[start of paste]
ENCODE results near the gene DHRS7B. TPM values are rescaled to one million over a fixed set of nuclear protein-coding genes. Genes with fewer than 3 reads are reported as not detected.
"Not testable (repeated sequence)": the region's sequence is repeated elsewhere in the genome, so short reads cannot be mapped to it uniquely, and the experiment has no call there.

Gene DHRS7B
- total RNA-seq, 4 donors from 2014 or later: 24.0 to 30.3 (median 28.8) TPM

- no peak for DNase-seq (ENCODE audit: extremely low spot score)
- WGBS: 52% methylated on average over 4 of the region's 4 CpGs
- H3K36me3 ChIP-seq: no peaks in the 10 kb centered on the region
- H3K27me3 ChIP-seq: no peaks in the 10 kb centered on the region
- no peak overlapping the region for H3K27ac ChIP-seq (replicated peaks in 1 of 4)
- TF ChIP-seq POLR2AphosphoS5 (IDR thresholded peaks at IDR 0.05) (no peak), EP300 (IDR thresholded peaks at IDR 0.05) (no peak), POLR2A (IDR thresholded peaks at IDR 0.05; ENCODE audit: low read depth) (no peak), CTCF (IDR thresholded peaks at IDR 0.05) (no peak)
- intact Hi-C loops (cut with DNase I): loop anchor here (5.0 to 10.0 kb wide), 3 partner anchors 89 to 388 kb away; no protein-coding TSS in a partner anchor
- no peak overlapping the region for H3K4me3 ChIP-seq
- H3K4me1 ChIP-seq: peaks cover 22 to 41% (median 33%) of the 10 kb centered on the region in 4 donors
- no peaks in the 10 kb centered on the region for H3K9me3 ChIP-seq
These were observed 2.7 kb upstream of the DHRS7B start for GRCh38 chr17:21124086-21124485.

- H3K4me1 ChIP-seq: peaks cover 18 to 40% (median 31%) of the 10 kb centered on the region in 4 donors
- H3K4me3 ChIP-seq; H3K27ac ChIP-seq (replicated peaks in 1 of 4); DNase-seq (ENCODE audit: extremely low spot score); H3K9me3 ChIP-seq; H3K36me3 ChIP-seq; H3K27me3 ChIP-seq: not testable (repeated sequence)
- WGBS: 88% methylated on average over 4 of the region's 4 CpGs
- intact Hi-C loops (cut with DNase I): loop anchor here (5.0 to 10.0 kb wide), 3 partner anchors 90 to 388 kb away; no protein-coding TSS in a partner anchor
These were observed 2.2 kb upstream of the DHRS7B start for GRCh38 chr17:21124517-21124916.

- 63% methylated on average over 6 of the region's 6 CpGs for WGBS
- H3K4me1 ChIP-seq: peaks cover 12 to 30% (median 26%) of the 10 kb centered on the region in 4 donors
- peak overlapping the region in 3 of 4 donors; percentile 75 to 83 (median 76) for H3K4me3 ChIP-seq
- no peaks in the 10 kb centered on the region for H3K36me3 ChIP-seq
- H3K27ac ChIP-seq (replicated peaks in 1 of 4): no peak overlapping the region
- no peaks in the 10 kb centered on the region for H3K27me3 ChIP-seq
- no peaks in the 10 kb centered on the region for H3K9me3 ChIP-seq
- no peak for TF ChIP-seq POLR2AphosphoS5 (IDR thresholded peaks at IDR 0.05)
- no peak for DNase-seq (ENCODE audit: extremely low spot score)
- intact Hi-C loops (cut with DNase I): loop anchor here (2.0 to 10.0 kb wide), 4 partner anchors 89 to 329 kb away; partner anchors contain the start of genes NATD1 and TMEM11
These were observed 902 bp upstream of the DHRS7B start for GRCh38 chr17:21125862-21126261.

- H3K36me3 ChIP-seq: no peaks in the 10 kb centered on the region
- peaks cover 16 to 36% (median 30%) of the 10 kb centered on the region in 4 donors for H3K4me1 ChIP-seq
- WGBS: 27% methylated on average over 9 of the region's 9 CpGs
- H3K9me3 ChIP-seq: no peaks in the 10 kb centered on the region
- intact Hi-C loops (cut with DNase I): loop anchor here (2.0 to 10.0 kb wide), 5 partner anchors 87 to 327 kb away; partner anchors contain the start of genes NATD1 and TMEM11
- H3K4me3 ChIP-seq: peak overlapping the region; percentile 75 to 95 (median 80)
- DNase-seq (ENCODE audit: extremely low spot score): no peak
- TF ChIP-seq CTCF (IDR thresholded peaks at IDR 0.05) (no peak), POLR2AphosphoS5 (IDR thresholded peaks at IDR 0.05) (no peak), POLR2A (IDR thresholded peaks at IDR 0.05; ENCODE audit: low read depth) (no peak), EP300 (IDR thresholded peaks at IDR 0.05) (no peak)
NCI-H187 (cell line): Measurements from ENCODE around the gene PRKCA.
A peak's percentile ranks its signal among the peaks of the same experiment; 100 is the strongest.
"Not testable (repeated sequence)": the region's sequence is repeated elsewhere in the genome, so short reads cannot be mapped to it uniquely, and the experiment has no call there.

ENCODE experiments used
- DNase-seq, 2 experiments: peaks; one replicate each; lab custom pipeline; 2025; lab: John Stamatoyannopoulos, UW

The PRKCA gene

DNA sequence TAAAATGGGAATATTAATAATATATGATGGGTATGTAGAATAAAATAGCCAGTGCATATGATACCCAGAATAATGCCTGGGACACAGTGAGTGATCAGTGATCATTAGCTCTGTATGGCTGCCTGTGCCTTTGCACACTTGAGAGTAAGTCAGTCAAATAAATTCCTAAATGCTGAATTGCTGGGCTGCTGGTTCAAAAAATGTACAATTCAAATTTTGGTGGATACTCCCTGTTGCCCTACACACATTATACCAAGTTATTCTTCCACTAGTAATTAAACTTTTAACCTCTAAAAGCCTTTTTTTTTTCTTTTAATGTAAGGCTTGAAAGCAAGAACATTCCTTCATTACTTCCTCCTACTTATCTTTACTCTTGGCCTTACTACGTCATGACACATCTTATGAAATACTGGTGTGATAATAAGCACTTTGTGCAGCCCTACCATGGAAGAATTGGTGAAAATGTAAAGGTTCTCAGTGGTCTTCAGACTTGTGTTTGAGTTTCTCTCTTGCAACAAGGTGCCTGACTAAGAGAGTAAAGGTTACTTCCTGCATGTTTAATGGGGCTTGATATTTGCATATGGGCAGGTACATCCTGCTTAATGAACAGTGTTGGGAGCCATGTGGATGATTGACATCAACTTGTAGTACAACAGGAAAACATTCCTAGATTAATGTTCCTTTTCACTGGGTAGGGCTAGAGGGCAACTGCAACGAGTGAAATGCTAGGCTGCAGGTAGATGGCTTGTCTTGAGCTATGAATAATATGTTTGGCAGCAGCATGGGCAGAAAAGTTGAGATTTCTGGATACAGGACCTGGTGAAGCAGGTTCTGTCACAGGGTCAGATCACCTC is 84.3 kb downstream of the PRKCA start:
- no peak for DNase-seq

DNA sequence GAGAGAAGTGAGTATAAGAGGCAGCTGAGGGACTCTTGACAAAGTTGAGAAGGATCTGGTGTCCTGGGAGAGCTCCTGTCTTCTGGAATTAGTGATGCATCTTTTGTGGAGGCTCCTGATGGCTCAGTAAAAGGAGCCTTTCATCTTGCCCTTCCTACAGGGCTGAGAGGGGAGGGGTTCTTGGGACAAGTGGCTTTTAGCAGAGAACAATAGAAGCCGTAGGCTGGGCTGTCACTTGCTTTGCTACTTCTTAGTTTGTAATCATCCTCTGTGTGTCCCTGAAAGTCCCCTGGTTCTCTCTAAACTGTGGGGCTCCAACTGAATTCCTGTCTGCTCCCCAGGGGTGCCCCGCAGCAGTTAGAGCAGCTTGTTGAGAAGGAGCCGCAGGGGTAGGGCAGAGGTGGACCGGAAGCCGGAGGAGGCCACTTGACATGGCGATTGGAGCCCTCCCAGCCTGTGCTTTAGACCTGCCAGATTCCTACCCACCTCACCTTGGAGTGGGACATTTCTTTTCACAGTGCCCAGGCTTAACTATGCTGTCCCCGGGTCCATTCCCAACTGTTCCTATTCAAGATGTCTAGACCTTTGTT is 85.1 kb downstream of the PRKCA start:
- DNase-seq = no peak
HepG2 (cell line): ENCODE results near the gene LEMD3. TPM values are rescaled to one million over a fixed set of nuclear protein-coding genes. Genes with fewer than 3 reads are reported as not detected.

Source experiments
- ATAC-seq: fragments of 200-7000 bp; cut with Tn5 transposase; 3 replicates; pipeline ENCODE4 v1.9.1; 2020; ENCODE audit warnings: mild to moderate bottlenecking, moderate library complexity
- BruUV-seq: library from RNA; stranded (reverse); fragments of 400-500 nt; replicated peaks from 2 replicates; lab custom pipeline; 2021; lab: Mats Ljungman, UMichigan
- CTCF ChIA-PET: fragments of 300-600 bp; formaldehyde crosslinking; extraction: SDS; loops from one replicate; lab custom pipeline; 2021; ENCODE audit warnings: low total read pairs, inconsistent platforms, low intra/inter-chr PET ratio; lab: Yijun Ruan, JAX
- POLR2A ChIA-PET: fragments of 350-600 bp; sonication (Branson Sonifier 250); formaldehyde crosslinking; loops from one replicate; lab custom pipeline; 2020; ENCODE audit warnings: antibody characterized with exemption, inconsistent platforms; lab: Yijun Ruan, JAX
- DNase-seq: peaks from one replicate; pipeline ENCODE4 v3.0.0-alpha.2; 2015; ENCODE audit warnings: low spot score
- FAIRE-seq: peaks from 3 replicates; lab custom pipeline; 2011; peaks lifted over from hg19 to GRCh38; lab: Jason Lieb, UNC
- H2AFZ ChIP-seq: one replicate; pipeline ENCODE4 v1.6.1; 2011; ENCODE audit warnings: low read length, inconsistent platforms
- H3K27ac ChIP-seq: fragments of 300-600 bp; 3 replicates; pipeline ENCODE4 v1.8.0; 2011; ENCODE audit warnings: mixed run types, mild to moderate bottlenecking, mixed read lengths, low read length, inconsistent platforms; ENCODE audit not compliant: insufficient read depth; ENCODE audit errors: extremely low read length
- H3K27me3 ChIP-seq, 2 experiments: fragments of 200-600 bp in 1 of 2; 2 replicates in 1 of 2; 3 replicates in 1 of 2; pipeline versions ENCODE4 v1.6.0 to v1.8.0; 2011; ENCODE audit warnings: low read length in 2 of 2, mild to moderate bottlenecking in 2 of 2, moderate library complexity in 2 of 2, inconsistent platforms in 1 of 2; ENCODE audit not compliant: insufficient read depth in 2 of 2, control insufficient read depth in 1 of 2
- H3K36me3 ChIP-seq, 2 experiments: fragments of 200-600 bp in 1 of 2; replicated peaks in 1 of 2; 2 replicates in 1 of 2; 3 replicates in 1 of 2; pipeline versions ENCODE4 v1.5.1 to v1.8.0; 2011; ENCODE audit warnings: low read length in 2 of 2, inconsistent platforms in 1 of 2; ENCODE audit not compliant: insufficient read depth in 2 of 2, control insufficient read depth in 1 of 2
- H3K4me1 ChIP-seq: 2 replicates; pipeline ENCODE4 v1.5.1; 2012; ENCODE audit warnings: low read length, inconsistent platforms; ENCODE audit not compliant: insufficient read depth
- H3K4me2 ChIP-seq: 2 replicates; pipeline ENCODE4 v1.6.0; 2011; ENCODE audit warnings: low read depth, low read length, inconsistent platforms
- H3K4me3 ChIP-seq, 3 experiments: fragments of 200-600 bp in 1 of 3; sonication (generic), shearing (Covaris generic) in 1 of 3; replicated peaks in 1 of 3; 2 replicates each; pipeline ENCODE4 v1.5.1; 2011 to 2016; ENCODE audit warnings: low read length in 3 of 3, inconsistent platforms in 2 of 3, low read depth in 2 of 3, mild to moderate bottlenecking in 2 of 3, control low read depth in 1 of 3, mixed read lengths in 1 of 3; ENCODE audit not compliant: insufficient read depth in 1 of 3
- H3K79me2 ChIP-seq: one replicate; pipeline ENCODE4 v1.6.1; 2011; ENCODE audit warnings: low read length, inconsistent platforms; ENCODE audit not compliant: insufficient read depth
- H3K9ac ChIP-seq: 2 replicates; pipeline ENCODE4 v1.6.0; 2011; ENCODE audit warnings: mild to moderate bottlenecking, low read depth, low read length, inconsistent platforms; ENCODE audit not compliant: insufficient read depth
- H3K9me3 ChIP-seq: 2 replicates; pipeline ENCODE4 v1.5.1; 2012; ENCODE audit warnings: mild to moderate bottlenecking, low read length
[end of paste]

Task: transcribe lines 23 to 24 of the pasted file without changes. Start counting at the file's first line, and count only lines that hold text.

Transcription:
- peak overlapping the region in 3 of 4 donors; percentile 75 to 83 (median 76) for H3K4me3 ChIP-seq
- no peaks in the 10 kb centered on the region for H3K36me3 ChIP-seq